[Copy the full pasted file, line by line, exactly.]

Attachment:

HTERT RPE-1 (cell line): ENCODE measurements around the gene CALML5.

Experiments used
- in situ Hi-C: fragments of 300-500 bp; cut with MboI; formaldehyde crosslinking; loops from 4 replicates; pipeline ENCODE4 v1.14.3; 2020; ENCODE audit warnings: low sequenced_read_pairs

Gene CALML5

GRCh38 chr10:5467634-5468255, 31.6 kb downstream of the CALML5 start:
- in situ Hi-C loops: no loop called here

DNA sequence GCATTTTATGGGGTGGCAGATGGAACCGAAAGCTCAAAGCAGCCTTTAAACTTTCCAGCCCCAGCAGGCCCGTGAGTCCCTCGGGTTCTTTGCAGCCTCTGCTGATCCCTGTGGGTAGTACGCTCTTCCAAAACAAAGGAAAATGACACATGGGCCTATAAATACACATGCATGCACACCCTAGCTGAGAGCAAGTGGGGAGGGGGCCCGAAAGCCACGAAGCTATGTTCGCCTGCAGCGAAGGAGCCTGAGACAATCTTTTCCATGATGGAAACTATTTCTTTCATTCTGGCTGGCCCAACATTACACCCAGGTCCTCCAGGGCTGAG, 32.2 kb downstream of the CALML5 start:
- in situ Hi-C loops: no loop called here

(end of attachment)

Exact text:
HTERT RPE-1 (cell line): ENCODE measurements around the gene CALML5.

Experiments used
- in situ Hi-C: fragments of 300-500 bp; cut with MboI; formaldehyde crosslinking; loops from 4 replicates; pipeline ENCODE4 v1.14.3; 2020; ENCODE audit warnings: low sequenced_read_pairs

Gene CALML5

GRCh38 chr10:5467634-5468255, 31.6 kb downstream of the CALML5 start:
- in situ Hi-C loops: no loop called here

DNA sequence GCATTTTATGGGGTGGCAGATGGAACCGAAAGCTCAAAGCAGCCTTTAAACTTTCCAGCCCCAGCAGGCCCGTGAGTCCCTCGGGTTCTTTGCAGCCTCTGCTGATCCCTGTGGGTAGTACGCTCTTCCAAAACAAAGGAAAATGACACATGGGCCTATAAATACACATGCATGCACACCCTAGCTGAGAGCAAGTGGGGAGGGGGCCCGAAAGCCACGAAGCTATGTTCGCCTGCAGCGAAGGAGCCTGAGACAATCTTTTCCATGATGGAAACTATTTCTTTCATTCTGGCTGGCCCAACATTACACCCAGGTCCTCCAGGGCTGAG, 32.2 kb downstream of the CALML5 start:
- in situ Hi-C loops: no loop called here